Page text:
Some US Phones Discovered to be Secretly Sending Data to China
The New York Times reported that some security contractors discovered hidden software on some android phones that has been secretly sending user’s text messages to china every 72 hours.
The software tracks where users go, who they talk to, what they say, along with keeping track of the user’s entire contact list and other phone data. Customers with disposable or prepaid phones have been the most affected.
The security firm, Kryptowire discovered the secret software and has determined that it was created by China’s Shanghai Adups Technology Company and this code runs on more than 700 million devices.
Kryptowire discovered the software by happenstance. A researcher at firm noticed it after purchasing an inexpensive phone, the BLUE R1 HD and saw some unusual network activity. Analysts then discovered that the phone was sending messages to an Adups server in Shanghai.
BLU Product, an American phone manufacturer, said 120,000 of its phones had the secret software and they had to eliminate the feature.
It has yet to be determined why the software was developed for either advertising or collecting intelligence. However, it was determined that it was no way just a bug.
“Security experts frequently discover vulnerabilities in consumer electronics, but this case is exceptional. It was not a bug. Rather, Adups intentionally designed the software to help a Chinese phone manufacturer monitor user behavior, according to a document that Adups provided to explain the problem to BLU executives. That version of the software was not intended for American phones, the company said,” writes the New York Times.
Even though it wasn’t intended for American phones, it’s a terrifying occurrence showing how these technology companies can access private information and then can easily send it elsewhere.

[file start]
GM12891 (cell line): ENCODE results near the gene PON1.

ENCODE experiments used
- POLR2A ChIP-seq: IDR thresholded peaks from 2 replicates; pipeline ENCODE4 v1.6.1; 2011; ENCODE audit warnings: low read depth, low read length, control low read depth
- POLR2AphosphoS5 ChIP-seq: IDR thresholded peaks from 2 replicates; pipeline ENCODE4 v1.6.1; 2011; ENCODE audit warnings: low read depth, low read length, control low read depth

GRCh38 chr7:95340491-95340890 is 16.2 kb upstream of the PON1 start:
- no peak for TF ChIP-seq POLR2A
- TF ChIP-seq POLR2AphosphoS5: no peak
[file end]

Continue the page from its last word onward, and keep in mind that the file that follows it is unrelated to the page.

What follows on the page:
“The episode shows how companies throughout the technology supply chain can compromise privacy, with or without the knowledge of manufacturers or customers. It also offers a look at one way that Chinese companies — and by extension the government — can monitor cellphone behavior,” writes the New York Times. “For many years, the Chinese government has used a variety of methods to filter and track internet use and monitor online conversations. It requires technology companies that operate in China to follow strict rules. Ms. Lim said Adups was not affiliated with the Chinese government.”
Fortunately, this is uncommon. Adups never alerted BLU Products of the function even though it is standard protocol.
“Adups provides the code that lets companies remotely update their firmware, an important function that is largely unseen by users. Normally, when a phone manufacturer updates its firmware, it tells customers what it is doing and whether it will use any personal information. Even if that is disclosed in long legal disclosures that customers routinely ignore, it is at least disclosed. That did not happen with the Adups software, Kryptowire said,” writes the New York Times.
“It was obviously something that we were not aware of. We moved very quickly to correct it,” said Samuel Ohev-Zion, the chief executive of the Florida-based BLU Products.
Adup said all the information transmitted from BLU users have been destroyed.
So what was Adup’s reasoning for this software? Customer support.
“The software was written at the request of an unidentified Chinese manufacturer that wanted the ability to store call logs, text messages and other data, according to the Adups document. Adups said the Chinese company used the data for customer support,” writes the New York Times.
“Ms. Lim said the software was intended to help the Chinese client identify junk text messages and calls.”
Adup isn’t planning on releasing a list of affected phone either and it’s not easy for the average user to identify the software.
BLU has assured their customers that their phones are no longer collecting this information.
Author’s note: We don’t buy Adup’s explanation for the software. Seems too suspicious to be just for customer service purposes. Where was this information really going?
Editor’s note: We’ve talked about the erosion of privacy in America before, but it still seems our politicians are clueless. Just because someone proclaims an innocent use of the data and says it is destroyed, doesn’t mean it is so. The Chinese intelligence service is thoroughly integrated with Chinese industry, so anything of interest will be sucked up and provided to the government.
Law enforcement cannot pursue this, because it is not illegal.